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Christmas on the Children’s Cancer Ward

Amber is a dedicated nurse on the Children’s Cancer Ward who is working Christmas Eve and Christmas Day. We caught up with her to chat all things Christmas...

Every child wants to be at home for Christmas, surrounded by their family, scoffing chocolate before breakfast and finding out which treats Santa has brought. But for many sick children and families from across the South West, the holidays will be spent at Bristol Children’s Hospital with an army of compassionate and hardworking staff delivering the very best care, and spreading a lot of festive cheer.

Amber is a nurse on the Children’s Cancer (Starlight) Ward, who is working Christmas Eve and Christmas Day this year. We caught up with her to talk all things Christmas, and asked her how they make the big day special on the ward.

Rodrigo onc patient

What’s your favourite part of Christmas Amber?

I absolutely love Christmas! There’s nothing quite like the build up - choosing presents for family and friends, decorating the house, and not forgetting the cheesy Christmas music! It’s great to be able spend some time with family and enjoy a home cooked dinner too.

Tell us what Christmas is like on the ward.

There is something pretty magical about Christmas Day on Starlight Ward.

All year round my colleagues and I care for incredibly brave children, going through an extremely difficult time, which often forces them to mature far beyond their years. So for us, it’s about making Christmas on the ward as special and fun as possible; it’s about giving our patients a break from the emotional burden of going through invasive treatments, and a chance to enjoy as normal a Christmas as possible.

On the ward we have a handmade fireplace as part of our decorations and Santa leaves foot prints when he visits! Watching the children in the morning open all of their presents and seeing their faces when we’ve had a visit from Santa on the ward is incredibly special and it’s a privilege to be able to do so.

All of the nurses, doctors and any patients and their families who were able to sat and had Christmas dinner together on the ward, with Christmas music on the jukebox! Last year we all dressed up and the children loved it. Every time I work Christmas day I want to make my fancy dress even more extravagant!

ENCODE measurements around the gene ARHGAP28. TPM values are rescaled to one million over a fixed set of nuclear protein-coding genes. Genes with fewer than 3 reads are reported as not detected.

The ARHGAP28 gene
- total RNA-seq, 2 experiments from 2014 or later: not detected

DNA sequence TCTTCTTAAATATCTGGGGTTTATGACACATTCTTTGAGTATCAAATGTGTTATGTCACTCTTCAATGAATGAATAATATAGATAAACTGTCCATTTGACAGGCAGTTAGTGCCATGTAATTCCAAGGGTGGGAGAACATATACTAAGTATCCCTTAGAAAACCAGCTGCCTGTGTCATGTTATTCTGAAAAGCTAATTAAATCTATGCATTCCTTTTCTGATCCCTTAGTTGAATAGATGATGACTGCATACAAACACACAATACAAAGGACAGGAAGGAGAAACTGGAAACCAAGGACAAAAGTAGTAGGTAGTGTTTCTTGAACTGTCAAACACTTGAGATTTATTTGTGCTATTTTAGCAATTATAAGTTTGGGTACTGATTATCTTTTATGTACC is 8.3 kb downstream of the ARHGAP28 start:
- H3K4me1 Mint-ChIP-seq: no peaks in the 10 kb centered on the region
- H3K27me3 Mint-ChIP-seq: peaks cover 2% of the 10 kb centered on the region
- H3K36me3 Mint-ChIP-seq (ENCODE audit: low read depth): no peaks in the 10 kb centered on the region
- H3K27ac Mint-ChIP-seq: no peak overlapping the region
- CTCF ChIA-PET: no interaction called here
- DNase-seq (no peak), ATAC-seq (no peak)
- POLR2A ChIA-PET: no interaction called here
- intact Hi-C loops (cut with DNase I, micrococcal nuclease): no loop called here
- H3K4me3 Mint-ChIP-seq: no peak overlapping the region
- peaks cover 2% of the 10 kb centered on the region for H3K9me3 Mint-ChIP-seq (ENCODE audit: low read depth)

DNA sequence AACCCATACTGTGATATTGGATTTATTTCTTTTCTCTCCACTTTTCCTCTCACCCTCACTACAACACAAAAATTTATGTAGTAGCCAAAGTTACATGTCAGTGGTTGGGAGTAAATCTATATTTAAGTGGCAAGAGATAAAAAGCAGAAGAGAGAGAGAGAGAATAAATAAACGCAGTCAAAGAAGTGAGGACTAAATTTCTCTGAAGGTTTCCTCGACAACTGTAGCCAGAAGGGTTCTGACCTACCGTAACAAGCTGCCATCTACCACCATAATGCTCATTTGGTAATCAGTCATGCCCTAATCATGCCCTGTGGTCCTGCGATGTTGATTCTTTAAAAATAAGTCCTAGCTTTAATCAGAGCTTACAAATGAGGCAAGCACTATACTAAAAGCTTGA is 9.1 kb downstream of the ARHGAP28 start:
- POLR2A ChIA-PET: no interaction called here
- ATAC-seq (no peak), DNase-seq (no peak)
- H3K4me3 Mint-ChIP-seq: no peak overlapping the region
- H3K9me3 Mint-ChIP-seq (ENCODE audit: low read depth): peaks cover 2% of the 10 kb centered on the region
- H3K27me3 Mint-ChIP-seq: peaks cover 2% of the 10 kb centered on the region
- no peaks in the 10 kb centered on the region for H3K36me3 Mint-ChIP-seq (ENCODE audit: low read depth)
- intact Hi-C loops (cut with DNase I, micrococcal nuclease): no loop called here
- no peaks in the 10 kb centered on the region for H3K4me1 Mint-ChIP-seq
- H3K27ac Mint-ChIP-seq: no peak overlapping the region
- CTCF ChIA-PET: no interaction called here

For those who are well enough, we try and plan their medications for the day to give them chance to have some time off of the ward to go home for a few hours, or if they don’t live locally, have some time up at their family accommodation house.

Do you have any family traditions?

My friends and I all work shifts and so it can be tricky to arrange to see each other, but every year we try and find a day in December when we meet up and have our own ‘Christmas day’ with Secret Santa, a full Christmas dinner - the lot!

Before qualifying as a nurse, almost every Christmas would be spent with most of my family at my Auntie and Uncle’s as my Auntie makes an amazing Christmas dinner. Since getting married and starting work on the ward, when and how we celebrate Christmas depends on my shift pattern and splitting our time between mine and my husband’s family. I often end up having about three Christmas days even though I’m working the actual one!

What was the best present you got when you were a child?

When I was 4 I got a bright pink bike with a basket on the front and a bell, I absolutely loved it!

Amber H Onc staff nurse

What’s it like being away from your family on Christmas Day? What motivates you at this time of year?

It can be tough, especially because my husband’s birthday is also on Christmas day, but we simply move our celebrations to another day. Working on Christmas comes with the territory working as a nurse, and what better way to spend Christmas than surrounded by excitable children and their families, seeing the joy on their faces after days of being poorly following a tough round of chemotherapy.

We try to make Christmas in hospital as FUN as possible!

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